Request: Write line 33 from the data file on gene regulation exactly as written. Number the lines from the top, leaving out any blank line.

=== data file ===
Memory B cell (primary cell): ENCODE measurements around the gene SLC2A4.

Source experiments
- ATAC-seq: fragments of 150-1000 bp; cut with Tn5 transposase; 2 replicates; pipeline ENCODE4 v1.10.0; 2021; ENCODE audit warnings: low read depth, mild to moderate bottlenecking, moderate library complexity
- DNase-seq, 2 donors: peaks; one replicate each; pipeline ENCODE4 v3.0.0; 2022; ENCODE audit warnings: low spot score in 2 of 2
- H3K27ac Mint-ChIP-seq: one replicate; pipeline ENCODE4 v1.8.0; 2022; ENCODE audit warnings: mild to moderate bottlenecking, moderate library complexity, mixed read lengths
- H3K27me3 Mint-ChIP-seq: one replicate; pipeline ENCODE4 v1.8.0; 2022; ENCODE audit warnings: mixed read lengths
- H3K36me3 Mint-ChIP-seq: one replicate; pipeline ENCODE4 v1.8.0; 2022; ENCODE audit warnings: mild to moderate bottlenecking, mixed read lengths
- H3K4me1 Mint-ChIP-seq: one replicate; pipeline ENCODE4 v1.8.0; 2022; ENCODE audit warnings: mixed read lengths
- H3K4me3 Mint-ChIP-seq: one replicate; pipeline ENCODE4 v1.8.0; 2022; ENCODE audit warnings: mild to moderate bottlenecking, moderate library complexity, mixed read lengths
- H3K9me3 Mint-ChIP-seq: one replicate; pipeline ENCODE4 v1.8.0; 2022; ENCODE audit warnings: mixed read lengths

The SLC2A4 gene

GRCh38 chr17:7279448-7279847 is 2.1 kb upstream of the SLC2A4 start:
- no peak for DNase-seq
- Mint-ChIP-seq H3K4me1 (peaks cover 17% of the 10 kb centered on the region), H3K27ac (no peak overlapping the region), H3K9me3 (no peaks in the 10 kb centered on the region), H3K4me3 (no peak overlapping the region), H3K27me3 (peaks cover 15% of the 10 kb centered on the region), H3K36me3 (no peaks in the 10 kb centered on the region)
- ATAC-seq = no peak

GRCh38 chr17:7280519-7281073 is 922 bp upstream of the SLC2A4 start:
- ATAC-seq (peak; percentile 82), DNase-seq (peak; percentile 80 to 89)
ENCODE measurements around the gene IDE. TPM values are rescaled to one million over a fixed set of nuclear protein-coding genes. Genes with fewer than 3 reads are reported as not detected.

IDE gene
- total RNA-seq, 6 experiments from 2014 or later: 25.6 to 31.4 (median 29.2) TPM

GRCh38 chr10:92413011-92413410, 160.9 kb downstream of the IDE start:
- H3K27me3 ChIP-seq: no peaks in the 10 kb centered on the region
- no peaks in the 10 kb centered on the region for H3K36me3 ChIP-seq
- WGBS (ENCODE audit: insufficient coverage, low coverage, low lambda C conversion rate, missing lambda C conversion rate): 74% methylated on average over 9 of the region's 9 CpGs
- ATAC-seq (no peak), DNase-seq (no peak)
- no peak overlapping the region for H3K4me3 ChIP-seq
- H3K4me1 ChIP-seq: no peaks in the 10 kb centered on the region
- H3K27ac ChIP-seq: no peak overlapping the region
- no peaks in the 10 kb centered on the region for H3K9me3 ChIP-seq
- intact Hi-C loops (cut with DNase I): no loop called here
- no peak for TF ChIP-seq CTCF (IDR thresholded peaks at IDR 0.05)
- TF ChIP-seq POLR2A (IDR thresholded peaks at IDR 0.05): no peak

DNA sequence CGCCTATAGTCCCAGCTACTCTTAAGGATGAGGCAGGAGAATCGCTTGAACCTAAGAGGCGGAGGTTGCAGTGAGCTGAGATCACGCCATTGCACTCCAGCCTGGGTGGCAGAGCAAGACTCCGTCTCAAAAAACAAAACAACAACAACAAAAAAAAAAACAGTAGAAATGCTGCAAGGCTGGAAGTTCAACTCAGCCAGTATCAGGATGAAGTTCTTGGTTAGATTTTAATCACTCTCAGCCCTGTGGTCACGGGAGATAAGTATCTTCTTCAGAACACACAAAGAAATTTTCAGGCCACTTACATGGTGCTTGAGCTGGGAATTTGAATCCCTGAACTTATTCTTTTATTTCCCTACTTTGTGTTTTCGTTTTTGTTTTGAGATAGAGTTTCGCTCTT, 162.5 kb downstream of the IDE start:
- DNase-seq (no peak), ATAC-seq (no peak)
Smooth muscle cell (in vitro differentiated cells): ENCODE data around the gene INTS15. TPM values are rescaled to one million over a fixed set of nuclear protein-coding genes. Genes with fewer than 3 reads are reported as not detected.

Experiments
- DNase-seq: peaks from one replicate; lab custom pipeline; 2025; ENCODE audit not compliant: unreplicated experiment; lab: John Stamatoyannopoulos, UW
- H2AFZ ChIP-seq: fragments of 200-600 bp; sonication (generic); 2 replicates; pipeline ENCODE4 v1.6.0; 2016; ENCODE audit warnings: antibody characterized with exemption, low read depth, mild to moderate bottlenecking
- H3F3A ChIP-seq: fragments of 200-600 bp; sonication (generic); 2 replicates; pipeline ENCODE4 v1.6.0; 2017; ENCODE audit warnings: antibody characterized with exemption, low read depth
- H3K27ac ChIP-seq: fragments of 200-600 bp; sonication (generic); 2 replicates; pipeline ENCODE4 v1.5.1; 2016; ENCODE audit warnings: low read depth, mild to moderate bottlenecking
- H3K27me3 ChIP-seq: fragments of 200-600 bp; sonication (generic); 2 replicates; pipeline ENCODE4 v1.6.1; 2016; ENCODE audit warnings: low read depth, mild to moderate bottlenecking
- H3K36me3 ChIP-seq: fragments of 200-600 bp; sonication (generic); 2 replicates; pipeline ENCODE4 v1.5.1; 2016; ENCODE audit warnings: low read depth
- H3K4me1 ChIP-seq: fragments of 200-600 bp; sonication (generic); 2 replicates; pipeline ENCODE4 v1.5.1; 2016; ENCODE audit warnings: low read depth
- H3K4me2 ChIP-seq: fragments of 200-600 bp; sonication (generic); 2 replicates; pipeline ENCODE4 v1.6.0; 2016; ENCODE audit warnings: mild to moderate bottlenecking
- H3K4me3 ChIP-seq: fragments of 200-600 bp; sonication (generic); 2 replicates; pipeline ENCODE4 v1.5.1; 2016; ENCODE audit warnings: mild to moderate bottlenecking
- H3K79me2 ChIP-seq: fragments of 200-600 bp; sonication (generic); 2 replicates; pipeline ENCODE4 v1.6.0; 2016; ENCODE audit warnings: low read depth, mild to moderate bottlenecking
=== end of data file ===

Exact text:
DNA sequence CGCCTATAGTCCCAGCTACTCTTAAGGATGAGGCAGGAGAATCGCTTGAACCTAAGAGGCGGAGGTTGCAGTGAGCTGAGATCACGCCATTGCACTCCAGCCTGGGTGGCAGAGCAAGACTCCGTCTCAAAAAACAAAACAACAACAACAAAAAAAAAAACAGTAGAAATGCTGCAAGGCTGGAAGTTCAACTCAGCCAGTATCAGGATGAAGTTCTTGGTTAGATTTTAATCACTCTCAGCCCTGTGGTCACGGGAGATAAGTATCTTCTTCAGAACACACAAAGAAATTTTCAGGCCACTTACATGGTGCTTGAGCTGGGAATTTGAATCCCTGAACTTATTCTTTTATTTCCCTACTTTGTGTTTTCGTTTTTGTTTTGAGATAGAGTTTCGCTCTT, 162.5 kb downstream of the IDE start: